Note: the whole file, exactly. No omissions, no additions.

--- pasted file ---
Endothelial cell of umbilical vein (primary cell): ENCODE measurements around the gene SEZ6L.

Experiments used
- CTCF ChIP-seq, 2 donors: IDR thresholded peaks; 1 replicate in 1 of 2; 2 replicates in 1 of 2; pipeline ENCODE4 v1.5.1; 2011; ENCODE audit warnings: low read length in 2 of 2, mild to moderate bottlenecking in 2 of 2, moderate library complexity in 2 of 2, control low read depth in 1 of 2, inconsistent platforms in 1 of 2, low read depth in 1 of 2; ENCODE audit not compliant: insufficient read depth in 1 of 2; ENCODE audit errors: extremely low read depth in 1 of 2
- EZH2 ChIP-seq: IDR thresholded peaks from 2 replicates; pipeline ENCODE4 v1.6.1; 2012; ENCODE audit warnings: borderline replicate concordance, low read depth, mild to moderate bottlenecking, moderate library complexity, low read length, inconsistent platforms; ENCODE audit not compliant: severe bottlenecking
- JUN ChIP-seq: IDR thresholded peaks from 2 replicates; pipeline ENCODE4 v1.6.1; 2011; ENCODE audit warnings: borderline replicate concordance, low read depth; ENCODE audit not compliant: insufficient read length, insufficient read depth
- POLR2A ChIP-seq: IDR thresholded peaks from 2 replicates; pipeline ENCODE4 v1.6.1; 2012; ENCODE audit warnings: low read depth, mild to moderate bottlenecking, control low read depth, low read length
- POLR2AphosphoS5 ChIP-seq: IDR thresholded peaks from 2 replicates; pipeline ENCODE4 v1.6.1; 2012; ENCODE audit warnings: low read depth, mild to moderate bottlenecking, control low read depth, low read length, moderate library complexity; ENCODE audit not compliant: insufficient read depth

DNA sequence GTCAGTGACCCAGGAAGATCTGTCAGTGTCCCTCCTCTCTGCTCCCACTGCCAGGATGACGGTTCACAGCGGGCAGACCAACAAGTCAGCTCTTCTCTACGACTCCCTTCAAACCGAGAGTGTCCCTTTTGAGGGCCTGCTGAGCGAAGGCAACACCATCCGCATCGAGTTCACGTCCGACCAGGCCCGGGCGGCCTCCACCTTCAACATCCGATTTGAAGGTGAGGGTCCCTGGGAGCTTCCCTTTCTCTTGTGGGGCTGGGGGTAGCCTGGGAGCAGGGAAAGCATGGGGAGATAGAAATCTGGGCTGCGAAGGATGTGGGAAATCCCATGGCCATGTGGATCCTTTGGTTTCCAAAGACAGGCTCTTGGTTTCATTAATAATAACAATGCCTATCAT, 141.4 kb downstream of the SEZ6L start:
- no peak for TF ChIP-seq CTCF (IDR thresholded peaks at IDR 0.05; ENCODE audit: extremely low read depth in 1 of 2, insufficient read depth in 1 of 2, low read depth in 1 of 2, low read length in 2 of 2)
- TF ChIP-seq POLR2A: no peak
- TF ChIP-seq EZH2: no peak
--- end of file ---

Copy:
Endothelial cell of umbilical vein (primary cell): ENCODE measurements around the gene SEZ6L.

Experiments used
- CTCF ChIP-seq, 2 donors: IDR thresholded peaks; 1 replicate in 1 of 2; 2 replicates in 1 of 2; pipeline ENCODE4 v1.5.1; 2011; ENCODE audit warnings: low read length in 2 of 2, mild to moderate bottlenecking in 2 of 2, moderate library complexity in 2 of 2, control low read depth in 1 of 2, inconsistent platforms in 1 of 2, low read depth in 1 of 2; ENCODE audit not compliant: insufficient read depth in 1 of 2; ENCODE audit errors: extremely low read depth in 1 of 2
- EZH2 ChIP-seq: IDR thresholded peaks from 2 replicates; pipeline ENCODE4 v1.6.1; 2012; ENCODE audit warnings: borderline replicate concordance, low read depth, mild to moderate bottlenecking, moderate library complexity, low read length, inconsistent platforms; ENCODE audit not compliant: severe bottlenecking
- JUN ChIP-seq: IDR thresholded peaks from 2 replicates; pipeline ENCODE4 v1.6.1; 2011; ENCODE audit warnings: borderline replicate concordance, low read depth; ENCODE audit not compliant: insufficient read length, insufficient read depth
- POLR2A ChIP-seq: IDR thresholded peaks from 2 replicates; pipeline ENCODE4 v1.6.1; 2012; ENCODE audit warnings: low read depth, mild to moderate bottlenecking, control low read depth, low read length
- POLR2AphosphoS5 ChIP-seq: IDR thresholded peaks from 2 replicates; pipeline ENCODE4 v1.6.1; 2012; ENCODE audit warnings: low read depth, mild to moderate bottlenecking, control low read depth, low read length, moderate library complexity; ENCODE audit not compliant: insufficient read depth

DNA sequence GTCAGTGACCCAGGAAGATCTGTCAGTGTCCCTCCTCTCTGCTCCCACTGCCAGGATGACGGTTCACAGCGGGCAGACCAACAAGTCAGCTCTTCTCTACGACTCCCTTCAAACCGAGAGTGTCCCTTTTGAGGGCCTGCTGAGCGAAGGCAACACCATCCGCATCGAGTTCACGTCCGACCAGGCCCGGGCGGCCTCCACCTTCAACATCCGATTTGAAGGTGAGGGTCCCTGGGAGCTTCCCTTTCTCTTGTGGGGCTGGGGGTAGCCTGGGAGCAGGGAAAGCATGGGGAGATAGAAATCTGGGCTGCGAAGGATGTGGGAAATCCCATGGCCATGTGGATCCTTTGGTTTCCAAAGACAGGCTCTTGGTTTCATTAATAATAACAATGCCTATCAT, 141.4 kb downstream of the SEZ6L start:
- no peak for TF ChIP-seq CTCF (IDR thresholded peaks at IDR 0.05; ENCODE audit: extremely low read depth in 1 of 2, insufficient read depth in 1 of 2, low read depth in 1 of 2, low read length in 2 of 2)
- TF ChIP-seq POLR2A: no peak
- TF ChIP-seq EZH2: no peak